Richard and Karen Parsons share their story of assembling a Northstar American Hero flatbed truck camper with a Chevy Silverado 3500HD crew cab flatbed truck.
For the past five years or so, a few truck camper manufacturers have been building their multi-slide basement models above the side rails. This means the floor of the truck camper is literally above the side rails of the truck giving these models significantly wider floor plans and enormous basements. With no wheel wells or side rails in the way, everything is wide open.
Unfortunately, building above the side rails also means raising the center of gravity and adding material (increasing cost and weight) to these designs. Furthermore, the higher center of gravity and additional material necessary to build these campers mean you’ll need a serious truck. Don’t even think of anything less than a late model one-ton Ford or Chevy dually. A Ford F550 would be an even better idea.
What if there was another way to get the wider floor space without the high center of gravity, additional weight, and higher cost of building above the rails?
The simple answer is to build a flatbed truck and truck camper. With a flatbed truck, there are no side rails. The truck deck is essentially the full width of the truck, at wheel well height. It’s like building above the rails, if the rails were the same height as the wheel wells. In theory, all you lose are the truck rails.
When we met Richard and Karen Parsons at the North-East Truck Camping Jamboree in Gettysburg, Pennsylvania, we were very exited to see their Northstar American Hero flatbed truck camper rig. Like many folks at that rally, we were full of questions. What does it take to actually put together a flatbed truck and camper? Are there some strategies involved when ordering the truck? What’s it like to load? Thankfully, Richard and Karen agreed to an interview so we could share their story.
TCM: How did you get into truck camping?
Karen: We are fairly new to the world of truck camping. We have always been tenters and canoe campers. As we got older, tenting and canoe camping become more and more difficult. In the summer of 2010, we decided to go a different route and purchase a truck camper. We already had a Chevy Silverado 1500. After researching truck camper dealers in our area, we purchased a Northstar Freedom.
Dick: The Northstar Freedom was the smallest hard side truck camper Northstar made at that time. We had already purchased a truck and then decided to get a truck camper. It would have been much better to choose our truck camper first, and then get the truck we needed for that camper. We did it backwards.
We live in the Adirondacks. We are often gone for a week at a time. We love camping and the truck camper seemed to fit our need to get into four wheel drive places in the wilderness. Plus being able to drop the camper and drive the truck away was attractive.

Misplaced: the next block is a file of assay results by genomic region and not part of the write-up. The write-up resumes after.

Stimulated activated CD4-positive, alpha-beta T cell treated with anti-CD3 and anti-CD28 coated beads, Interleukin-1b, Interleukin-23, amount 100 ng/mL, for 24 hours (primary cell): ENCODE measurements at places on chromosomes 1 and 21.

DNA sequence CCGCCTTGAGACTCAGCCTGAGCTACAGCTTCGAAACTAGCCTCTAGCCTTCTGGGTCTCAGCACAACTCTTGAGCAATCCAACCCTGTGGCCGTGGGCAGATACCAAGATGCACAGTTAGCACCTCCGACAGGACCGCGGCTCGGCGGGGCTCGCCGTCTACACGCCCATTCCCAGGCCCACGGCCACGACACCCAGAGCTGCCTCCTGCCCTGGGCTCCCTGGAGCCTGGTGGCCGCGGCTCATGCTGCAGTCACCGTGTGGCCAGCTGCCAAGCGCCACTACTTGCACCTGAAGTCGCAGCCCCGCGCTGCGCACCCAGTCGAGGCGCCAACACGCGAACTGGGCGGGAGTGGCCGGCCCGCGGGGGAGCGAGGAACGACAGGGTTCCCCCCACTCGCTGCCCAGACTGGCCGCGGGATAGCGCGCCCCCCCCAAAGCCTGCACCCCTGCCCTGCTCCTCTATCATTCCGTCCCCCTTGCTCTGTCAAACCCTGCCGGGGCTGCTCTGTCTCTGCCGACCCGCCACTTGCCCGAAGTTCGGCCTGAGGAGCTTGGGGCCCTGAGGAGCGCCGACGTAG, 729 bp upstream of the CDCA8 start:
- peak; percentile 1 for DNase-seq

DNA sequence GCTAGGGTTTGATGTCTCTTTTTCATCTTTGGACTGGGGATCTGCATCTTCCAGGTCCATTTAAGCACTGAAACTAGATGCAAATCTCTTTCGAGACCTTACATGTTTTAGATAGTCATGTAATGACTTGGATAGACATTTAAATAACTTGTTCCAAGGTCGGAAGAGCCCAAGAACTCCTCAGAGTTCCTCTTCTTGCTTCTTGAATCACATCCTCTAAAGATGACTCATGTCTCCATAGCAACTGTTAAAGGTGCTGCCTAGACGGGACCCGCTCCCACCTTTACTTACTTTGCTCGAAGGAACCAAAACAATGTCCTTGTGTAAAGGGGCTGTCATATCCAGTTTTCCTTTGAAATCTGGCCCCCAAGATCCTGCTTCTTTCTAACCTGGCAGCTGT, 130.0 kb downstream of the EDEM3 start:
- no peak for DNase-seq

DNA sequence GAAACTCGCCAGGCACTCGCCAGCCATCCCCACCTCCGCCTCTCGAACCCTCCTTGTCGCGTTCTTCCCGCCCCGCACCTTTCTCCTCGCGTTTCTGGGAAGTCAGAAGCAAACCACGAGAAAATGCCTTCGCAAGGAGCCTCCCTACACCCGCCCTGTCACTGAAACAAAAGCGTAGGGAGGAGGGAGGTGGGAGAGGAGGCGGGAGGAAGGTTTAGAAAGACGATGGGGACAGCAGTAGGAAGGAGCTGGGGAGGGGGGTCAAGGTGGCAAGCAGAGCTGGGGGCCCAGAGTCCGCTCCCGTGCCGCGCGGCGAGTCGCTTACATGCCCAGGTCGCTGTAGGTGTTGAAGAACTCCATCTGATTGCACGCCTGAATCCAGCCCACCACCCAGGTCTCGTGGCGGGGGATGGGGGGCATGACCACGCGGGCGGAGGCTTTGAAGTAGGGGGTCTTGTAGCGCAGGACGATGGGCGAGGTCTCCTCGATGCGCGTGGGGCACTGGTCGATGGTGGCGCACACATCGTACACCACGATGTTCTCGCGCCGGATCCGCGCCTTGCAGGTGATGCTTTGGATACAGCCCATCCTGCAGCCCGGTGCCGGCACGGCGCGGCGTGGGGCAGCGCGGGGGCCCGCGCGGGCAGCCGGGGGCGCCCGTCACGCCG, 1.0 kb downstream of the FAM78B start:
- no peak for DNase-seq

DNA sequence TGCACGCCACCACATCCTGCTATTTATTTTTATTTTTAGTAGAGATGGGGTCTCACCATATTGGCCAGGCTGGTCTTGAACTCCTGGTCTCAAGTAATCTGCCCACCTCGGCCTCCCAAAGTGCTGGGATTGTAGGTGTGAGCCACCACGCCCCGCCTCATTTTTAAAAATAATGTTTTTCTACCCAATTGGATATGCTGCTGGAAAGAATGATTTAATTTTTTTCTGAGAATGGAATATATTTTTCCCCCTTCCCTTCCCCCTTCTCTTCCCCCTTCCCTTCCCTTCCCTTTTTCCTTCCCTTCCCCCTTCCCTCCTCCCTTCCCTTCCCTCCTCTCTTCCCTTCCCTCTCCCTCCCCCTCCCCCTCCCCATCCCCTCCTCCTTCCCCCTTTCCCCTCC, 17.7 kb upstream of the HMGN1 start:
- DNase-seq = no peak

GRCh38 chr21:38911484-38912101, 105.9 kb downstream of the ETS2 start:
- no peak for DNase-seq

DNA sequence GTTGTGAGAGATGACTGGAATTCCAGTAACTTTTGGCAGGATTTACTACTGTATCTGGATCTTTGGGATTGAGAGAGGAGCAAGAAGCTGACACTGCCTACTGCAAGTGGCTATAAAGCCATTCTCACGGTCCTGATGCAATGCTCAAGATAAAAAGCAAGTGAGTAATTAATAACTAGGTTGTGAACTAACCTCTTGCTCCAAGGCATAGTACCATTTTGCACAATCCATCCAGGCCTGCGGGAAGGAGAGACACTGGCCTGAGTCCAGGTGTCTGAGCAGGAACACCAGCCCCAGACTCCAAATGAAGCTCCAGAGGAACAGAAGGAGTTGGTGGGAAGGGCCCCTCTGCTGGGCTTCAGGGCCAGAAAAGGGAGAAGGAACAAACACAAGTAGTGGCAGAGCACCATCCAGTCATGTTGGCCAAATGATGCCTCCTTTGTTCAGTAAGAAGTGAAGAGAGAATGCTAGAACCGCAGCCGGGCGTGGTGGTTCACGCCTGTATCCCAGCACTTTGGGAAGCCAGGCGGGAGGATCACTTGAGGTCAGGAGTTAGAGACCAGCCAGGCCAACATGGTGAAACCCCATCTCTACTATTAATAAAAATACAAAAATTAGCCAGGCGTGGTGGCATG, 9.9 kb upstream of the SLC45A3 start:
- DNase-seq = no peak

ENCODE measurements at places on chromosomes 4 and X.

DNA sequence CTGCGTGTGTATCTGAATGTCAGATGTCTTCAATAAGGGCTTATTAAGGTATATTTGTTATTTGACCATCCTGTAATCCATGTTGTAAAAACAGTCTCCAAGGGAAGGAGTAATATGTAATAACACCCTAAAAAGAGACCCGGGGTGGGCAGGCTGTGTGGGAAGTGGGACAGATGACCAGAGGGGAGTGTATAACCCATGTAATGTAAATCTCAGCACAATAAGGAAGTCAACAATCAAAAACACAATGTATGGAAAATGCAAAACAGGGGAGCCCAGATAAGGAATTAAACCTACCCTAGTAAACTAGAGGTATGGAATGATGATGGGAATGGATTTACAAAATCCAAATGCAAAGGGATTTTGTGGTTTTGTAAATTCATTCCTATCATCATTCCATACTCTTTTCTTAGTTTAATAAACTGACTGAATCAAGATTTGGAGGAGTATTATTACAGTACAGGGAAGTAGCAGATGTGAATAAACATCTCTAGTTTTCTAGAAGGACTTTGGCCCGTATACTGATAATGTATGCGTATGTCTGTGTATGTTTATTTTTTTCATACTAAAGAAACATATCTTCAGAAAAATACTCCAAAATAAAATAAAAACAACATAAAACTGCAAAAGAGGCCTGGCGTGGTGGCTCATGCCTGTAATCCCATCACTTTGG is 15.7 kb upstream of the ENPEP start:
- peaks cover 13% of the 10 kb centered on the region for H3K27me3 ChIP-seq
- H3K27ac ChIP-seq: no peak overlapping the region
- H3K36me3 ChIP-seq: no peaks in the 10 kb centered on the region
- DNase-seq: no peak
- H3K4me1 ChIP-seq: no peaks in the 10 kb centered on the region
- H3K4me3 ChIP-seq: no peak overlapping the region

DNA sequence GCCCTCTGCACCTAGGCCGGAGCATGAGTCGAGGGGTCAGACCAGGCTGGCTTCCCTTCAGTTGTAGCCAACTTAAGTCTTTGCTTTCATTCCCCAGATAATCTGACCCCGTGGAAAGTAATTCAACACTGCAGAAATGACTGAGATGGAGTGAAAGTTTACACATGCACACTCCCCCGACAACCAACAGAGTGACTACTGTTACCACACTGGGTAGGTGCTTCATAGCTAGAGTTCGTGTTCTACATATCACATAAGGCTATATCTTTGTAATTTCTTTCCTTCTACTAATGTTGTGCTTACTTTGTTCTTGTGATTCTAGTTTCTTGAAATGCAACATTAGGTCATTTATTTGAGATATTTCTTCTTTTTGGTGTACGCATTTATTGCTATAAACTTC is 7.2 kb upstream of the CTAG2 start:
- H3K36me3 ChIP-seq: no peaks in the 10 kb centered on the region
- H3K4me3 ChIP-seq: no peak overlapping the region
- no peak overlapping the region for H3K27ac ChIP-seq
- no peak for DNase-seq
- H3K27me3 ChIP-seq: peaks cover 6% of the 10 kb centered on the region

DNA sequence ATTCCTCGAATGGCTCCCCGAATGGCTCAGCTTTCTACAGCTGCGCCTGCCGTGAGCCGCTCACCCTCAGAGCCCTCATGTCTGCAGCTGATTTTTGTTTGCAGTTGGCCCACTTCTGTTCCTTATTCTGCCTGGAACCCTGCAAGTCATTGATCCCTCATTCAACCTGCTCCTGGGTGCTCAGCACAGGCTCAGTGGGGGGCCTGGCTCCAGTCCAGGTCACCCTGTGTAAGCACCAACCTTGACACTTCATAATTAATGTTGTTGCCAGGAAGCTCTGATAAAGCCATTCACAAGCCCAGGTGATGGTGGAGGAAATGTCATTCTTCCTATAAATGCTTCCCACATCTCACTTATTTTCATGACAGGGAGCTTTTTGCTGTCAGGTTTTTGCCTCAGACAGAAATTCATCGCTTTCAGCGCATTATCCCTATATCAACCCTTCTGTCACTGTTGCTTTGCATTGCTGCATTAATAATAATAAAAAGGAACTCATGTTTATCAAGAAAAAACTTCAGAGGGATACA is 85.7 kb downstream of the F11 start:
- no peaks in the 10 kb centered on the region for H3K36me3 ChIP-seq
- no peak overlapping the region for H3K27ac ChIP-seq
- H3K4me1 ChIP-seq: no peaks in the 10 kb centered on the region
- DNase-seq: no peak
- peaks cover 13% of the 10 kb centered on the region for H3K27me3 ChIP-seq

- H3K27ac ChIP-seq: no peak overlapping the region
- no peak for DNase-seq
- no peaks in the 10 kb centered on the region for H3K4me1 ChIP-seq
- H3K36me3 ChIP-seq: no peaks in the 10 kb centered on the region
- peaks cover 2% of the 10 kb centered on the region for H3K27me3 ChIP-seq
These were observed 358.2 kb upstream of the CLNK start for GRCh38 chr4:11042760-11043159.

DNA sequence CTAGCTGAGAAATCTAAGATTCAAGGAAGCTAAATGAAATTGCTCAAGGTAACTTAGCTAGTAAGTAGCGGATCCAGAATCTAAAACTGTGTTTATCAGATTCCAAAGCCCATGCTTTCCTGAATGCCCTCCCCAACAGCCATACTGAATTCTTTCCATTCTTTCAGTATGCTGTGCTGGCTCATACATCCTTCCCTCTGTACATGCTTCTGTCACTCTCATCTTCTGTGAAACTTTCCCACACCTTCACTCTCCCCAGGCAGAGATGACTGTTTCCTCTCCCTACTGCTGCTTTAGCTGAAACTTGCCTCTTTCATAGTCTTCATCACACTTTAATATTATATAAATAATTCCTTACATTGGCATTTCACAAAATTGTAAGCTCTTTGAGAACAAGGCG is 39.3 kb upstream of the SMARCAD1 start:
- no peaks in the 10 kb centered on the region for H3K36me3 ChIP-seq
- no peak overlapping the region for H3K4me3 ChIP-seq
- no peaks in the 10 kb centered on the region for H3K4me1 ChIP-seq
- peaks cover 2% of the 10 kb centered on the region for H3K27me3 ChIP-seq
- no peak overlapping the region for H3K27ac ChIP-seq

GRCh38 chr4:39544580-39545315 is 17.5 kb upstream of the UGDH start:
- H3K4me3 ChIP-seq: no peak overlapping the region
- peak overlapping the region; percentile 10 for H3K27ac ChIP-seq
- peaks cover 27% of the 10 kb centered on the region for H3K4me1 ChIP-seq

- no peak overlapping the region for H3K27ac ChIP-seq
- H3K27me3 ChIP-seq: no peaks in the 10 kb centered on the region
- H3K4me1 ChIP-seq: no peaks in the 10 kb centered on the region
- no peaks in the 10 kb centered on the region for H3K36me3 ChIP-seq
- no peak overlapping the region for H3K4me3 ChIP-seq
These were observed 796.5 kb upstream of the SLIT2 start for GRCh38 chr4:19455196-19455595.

Above: The dinette of the flatbed camper is in the rear so the Parsons back up and face the water when camping
TCM: The Northstar Freedom is a nice camper. What made you change to the Northstar American Hero flatbed camper?
Dick: We needed more room, but we’re not crazy about slide-out model truck campers. A flatbed truck camper gives us the additional room and floor space without slides. Some of the people I’ve talked to who have owned slide-out truck campers have had problems, like the slide-out motors seizing up and having to crank the slide-out in by hand.
Karen and I get into tight spaces while truck camping. Some of those places do not have room to put out a slide. We also felt more comfortable with a non-slide camper like the American Hero. The dinette is in the back, so when you back up and face the water you’ve got the big window to look at the lake.
TCM: Once you realized you wanted a flatbed truck camper rig, how did you go about designing and choosing a flat bed truck?
Dick: I got a lot of information about flat bed trucks from Rex Willett, Vice President of Northstar. Talk about a guy who went above and beyond. He went through fifty to sixty pictures of trucks, and gave us websites to pick out different models of flat bed outfits. From the pictures and information he sent, we picked out what we wanted.
The flatbed I chose is really nice because it has four storage boxes, two on each side. It’s great having extra exterior storage space. Our two Shetland Sheepdogs take up the crew cab, so some things would have otherwise been piled into the camper. I can also take firewood in the flat bed storage boxes. For the first time, we have ample space for what we want to take. Rex took care of it all.